Translated title of the contribution: Pancreas transplant function in humans undergoing metabolic stress

A. U. Teuscher, E. R. Seaquist, Z. Barrou, D. M. Kendall, R. P. Robertson

Research output: Contribution to journalArticlepeer-review

1 Scopus citations


Patients undergoing successful pancreas transplantation have normal glucose levels in the fasting and fed states and normal levels of hemoglobin A(1c) without use of exogenous insulin or any other medications for diabetes. In some of these patients, these measures have remained stable for more than 10 years. Additionally pancreas transplant recipients recover from short-term hypoglycemia produced by an intravenous pulse of insulin. However, metabolic success has been determined by relatively routine, unsophisticated tests such as oral and intravenous glucose tolerance tests or stimulation with intravenous arginine. These tests may not provide measures of the functional reserve of the pancreas, which is called on during periods of maximal stress. Consequently, we designed studies to ascertain beta and alpha cell performance in recipients of whole pancreas transplants and recipients of a segment of a living related donor. All recipients were recruited from the University of Minnesota Transplant Registry, Minneapolis, Minnesota. Successfully transplated recipients were subjected to prolonged hyperglycemia to assess insulin secretory reserve using the method of glucose potentiation of arginine induced insulin secretion and to prolonged hypoglycemia to assess glucagon responsiveness and hepatic glucose production using the techique of the hyperinsulinemic hypoglycemic clamp. Our studies show that pancreas transplant recipients have markedly diminished insulin secretory reserve, a defect not evident with conventional tests of beta-cell function. No difference was found between the whole graft and segmental recipients. Pancreas transplantation restores the defective glucagon secretory response and enhances hepatic glucose production during prolonged hypoglycemia in subjects with type I diabetes. We conclude that pancreas transplantation does not completely restore beta-cell secretory reserve. This defect might be probably caused in part by cyclosporine and by the procedure involved in transplanting a cadaveric pancreas. Pancreas transplantation normalizes hypoglycemia-induced glucagon secretion and hepatic glucose production, thereby allowing for normalization of glucose recovery from hypoglycemia.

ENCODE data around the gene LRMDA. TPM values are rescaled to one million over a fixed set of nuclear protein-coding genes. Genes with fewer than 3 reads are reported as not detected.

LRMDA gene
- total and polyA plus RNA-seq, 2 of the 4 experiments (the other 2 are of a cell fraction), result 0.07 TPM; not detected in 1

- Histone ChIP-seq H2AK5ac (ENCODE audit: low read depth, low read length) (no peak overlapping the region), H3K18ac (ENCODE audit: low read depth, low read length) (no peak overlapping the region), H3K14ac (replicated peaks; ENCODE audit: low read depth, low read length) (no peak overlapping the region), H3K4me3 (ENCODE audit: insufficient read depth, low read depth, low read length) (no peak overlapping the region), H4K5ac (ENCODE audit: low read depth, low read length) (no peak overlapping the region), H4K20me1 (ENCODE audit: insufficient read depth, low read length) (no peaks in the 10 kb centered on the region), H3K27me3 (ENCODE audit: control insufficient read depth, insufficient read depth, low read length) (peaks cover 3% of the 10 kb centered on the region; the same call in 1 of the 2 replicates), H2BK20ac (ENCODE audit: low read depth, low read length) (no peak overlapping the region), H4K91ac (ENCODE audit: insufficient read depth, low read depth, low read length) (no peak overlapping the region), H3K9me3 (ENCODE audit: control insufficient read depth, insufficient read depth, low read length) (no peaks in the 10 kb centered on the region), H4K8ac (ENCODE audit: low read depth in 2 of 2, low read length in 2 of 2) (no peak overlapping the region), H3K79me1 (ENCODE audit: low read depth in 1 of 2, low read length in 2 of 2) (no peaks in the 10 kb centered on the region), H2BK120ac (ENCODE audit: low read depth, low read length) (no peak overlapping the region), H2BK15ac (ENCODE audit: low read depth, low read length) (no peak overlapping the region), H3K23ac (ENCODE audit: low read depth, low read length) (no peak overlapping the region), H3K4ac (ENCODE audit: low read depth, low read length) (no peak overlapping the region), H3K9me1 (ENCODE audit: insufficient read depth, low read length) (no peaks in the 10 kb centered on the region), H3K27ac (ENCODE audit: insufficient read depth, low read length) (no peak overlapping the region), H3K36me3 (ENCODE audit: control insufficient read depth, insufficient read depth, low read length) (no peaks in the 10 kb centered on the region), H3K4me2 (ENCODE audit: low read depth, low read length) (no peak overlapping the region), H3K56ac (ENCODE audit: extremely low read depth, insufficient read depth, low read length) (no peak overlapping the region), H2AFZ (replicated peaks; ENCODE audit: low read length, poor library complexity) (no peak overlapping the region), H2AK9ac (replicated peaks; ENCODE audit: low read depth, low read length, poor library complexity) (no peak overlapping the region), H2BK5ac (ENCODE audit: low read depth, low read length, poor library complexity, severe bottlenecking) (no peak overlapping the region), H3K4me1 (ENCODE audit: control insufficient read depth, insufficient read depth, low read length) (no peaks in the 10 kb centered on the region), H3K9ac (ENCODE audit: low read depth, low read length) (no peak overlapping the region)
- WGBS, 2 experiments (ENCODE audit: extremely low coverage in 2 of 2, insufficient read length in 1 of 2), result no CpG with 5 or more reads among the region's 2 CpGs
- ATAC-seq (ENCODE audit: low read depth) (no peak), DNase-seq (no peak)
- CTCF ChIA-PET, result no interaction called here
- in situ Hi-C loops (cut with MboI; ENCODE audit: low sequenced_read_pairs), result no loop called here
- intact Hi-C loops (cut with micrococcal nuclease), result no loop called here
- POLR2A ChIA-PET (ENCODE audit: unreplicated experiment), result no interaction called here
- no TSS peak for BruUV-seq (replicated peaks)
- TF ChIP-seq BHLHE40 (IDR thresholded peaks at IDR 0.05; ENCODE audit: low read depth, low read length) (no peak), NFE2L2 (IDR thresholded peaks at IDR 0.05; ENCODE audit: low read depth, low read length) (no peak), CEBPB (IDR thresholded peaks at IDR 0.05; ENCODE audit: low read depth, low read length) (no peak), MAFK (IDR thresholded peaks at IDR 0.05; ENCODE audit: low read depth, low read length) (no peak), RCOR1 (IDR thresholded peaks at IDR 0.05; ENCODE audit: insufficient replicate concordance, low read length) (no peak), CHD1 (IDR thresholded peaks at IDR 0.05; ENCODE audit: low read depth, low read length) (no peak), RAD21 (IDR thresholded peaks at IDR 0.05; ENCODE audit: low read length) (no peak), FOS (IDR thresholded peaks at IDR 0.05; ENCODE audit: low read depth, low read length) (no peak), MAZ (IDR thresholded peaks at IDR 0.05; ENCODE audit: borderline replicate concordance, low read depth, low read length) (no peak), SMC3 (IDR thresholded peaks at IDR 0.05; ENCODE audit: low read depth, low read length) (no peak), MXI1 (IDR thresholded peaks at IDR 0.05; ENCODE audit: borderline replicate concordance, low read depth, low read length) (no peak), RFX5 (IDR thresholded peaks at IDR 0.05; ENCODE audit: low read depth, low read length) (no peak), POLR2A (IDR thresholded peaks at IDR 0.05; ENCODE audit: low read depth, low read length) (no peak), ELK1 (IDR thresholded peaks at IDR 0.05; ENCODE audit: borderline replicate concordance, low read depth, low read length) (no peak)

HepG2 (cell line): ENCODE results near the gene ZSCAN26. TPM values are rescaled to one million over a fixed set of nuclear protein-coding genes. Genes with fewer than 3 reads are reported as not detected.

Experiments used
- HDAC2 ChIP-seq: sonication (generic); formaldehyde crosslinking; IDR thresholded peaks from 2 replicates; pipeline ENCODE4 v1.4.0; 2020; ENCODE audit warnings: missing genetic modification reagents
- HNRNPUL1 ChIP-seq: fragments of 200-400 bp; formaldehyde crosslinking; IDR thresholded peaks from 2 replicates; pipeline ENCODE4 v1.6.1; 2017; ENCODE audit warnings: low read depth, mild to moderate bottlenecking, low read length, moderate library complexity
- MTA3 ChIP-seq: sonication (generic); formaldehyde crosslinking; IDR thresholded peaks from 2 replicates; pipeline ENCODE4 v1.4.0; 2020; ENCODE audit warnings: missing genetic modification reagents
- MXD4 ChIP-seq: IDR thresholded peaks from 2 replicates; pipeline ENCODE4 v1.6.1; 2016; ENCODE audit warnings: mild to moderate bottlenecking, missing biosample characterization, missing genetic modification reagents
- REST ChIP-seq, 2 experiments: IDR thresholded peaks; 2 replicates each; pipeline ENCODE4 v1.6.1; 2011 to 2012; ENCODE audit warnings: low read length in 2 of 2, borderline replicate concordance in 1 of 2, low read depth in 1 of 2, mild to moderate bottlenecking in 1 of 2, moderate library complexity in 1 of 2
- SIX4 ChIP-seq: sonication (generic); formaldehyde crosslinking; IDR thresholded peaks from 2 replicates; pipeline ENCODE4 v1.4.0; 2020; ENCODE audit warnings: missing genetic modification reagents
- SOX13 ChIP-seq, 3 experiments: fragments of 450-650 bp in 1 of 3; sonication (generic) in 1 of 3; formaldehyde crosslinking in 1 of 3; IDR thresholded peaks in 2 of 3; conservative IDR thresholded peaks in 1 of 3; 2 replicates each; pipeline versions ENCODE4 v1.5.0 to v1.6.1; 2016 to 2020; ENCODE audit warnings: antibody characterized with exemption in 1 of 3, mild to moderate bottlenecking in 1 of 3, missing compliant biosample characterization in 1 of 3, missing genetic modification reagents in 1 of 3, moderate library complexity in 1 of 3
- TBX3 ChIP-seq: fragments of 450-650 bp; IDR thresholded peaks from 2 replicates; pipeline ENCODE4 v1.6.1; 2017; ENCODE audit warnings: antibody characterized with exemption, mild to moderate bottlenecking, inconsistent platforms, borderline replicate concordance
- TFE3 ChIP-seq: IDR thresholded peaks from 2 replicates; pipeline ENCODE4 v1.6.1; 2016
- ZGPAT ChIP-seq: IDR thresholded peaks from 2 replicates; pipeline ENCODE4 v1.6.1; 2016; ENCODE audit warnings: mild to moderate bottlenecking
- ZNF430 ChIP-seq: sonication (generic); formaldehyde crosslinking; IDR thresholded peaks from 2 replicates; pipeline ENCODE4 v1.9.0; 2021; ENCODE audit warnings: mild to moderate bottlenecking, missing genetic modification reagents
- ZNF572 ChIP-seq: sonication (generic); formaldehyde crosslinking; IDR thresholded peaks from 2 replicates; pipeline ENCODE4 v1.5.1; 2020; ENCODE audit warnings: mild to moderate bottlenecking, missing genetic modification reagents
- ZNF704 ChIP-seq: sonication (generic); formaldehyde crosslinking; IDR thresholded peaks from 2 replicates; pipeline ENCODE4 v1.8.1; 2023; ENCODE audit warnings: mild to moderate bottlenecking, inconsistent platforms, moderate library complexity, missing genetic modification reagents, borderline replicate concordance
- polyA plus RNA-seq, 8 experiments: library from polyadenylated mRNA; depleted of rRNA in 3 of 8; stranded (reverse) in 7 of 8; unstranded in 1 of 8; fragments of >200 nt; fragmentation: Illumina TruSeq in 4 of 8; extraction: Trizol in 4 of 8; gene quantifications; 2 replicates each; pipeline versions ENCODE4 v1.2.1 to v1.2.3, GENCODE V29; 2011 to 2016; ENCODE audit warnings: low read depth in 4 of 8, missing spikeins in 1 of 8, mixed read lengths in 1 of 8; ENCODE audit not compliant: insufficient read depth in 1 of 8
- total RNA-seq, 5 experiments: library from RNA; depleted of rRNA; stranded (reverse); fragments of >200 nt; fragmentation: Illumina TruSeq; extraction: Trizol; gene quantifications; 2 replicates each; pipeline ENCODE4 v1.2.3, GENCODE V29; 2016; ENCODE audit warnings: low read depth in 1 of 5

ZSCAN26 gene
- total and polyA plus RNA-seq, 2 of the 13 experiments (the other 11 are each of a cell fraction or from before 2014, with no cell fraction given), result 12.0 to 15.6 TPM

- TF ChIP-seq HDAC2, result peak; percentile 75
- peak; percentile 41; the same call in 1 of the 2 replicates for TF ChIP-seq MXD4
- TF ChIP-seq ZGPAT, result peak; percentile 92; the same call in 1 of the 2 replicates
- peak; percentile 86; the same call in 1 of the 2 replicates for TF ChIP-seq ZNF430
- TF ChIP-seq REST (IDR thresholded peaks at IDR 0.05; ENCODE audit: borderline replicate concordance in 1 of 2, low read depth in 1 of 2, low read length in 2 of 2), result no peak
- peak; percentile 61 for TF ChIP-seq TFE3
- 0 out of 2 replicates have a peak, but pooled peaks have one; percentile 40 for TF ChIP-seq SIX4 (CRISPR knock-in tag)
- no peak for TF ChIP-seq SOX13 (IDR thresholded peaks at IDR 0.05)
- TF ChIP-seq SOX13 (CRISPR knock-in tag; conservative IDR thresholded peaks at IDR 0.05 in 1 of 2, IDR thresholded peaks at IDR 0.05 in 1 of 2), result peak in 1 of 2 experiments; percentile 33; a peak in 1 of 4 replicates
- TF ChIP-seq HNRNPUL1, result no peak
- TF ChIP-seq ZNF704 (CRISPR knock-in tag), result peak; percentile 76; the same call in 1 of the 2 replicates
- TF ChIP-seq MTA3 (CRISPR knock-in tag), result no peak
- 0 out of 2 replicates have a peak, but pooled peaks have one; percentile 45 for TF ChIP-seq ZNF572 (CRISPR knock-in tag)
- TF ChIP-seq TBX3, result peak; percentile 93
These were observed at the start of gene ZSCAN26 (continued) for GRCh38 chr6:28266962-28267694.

Translated title of the contributionPancreas transplant function in humans undergoing metabolic stress
Original languageGerman
Pages (from-to)188-192
Number of pages5
JournalSwiss Surgery
Issue number4
StatePublished - 1995
Externally publishedYes


  • cyclosporine
  • glucagon
  • glucoc orticoids
  • immunosuppression
  • insulin
  • transplantation


Dive into the research topics of 'Pancreas transplant function in humans undergoing metabolic stress'. Together they form a unique fingerprint.

Cite this